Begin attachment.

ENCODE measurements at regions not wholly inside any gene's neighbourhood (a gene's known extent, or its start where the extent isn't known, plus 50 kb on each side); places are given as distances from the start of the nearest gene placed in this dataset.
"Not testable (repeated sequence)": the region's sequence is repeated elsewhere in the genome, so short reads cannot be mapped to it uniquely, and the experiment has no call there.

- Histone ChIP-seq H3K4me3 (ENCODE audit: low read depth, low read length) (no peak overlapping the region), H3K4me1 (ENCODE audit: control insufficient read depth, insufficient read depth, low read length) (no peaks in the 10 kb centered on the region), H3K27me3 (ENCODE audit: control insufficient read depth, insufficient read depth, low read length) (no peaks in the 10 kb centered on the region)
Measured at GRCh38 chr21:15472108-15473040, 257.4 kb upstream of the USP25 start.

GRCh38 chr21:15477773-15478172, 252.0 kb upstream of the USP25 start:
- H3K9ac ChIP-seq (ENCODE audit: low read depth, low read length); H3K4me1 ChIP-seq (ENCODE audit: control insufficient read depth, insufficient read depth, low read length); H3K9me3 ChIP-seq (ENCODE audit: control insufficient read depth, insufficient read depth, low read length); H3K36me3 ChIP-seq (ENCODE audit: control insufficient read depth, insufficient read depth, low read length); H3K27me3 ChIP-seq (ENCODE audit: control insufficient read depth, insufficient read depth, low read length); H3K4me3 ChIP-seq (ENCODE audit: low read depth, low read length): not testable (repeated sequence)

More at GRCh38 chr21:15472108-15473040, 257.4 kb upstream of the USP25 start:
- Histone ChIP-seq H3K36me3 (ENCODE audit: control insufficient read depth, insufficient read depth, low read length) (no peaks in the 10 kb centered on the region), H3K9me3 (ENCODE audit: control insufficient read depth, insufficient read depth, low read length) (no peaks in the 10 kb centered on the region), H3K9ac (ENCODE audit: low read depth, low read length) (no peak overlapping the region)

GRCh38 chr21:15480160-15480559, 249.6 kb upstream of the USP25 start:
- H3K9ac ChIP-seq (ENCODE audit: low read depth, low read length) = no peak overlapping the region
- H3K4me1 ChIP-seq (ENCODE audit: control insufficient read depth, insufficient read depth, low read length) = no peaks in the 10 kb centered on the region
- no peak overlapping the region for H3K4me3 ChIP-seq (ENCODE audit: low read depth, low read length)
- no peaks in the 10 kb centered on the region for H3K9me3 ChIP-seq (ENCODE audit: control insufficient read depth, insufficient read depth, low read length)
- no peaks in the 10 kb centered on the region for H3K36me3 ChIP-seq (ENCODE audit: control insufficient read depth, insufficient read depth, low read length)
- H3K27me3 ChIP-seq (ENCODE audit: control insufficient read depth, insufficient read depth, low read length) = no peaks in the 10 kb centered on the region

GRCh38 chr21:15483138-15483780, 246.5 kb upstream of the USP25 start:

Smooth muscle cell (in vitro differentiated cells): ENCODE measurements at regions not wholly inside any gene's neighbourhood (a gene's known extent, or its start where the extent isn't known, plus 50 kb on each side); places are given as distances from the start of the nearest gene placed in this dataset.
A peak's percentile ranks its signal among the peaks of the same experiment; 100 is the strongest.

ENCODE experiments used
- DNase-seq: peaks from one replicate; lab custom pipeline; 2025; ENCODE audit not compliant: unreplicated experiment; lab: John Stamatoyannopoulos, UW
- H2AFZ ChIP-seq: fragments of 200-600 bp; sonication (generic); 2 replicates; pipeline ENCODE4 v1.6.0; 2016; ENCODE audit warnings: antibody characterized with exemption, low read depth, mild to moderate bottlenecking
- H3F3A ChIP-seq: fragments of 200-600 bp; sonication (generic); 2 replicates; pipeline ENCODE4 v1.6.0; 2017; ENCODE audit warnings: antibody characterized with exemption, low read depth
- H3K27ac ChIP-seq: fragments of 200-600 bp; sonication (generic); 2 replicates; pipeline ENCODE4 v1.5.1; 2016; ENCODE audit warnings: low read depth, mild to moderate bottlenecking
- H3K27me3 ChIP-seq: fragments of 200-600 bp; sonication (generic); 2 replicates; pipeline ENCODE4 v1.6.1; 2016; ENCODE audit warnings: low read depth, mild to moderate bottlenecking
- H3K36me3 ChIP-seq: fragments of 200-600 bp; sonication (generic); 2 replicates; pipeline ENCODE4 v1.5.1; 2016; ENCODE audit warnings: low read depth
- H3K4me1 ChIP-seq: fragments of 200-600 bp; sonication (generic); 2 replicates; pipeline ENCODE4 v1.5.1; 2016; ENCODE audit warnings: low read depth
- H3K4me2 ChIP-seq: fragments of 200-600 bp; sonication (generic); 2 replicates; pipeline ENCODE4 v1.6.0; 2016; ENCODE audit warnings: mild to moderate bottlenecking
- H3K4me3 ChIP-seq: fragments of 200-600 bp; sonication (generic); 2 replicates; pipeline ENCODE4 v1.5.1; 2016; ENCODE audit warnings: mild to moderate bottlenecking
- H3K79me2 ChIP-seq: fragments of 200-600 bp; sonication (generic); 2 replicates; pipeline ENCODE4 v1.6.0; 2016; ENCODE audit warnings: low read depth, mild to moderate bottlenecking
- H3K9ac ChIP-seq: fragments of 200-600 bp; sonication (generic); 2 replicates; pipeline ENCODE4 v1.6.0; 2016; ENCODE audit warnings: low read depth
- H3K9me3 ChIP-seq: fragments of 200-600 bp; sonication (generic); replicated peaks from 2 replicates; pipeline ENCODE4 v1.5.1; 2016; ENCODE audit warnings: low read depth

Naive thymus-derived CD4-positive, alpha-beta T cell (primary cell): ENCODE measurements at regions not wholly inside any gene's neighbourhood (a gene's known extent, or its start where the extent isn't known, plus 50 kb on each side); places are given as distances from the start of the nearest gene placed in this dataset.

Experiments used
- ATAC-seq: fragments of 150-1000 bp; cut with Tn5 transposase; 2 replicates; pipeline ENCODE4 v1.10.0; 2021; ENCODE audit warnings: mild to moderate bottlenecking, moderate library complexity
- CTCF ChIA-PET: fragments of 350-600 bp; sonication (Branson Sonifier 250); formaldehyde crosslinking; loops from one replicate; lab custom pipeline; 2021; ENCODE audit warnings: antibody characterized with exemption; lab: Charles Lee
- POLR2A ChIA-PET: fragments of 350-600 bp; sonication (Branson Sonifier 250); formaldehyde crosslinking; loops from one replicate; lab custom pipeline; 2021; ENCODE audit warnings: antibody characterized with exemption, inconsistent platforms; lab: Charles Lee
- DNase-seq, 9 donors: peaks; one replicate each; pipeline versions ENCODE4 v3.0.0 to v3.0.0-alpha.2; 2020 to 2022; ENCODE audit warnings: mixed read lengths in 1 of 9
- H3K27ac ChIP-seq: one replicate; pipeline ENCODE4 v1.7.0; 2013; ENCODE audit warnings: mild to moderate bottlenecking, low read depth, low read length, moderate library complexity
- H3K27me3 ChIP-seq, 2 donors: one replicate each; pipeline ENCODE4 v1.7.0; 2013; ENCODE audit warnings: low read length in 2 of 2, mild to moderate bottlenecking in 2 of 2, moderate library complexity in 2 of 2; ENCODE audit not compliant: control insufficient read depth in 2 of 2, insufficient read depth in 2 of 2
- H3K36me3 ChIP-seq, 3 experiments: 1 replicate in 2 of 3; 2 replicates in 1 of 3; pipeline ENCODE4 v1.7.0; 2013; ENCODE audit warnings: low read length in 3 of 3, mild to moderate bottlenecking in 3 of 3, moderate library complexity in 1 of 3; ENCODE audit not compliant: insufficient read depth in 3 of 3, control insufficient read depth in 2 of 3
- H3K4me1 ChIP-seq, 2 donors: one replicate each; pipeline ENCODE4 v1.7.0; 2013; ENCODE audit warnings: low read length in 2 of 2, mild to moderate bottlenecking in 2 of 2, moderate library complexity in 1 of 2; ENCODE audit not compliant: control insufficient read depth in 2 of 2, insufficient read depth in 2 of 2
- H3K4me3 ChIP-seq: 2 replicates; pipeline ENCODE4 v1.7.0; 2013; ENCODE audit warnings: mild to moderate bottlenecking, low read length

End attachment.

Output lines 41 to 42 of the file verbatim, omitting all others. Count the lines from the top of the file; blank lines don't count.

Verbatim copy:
- H3K4me1 ChIP-seq, 2 donors: one replicate each; pipeline ENCODE4 v1.7.0; 2013; ENCODE audit warnings: low read length in 2 of 2, mild to moderate bottlenecking in 2 of 2, moderate library complexity in 1 of 2; ENCODE audit not compliant: control insufficient read depth in 2 of 2, insufficient read depth in 2 of 2
- H3K4me3 ChIP-seq: 2 replicates; pipeline ENCODE4 v1.7.0; 2013; ENCODE audit warnings: mild to moderate bottlenecking, low read length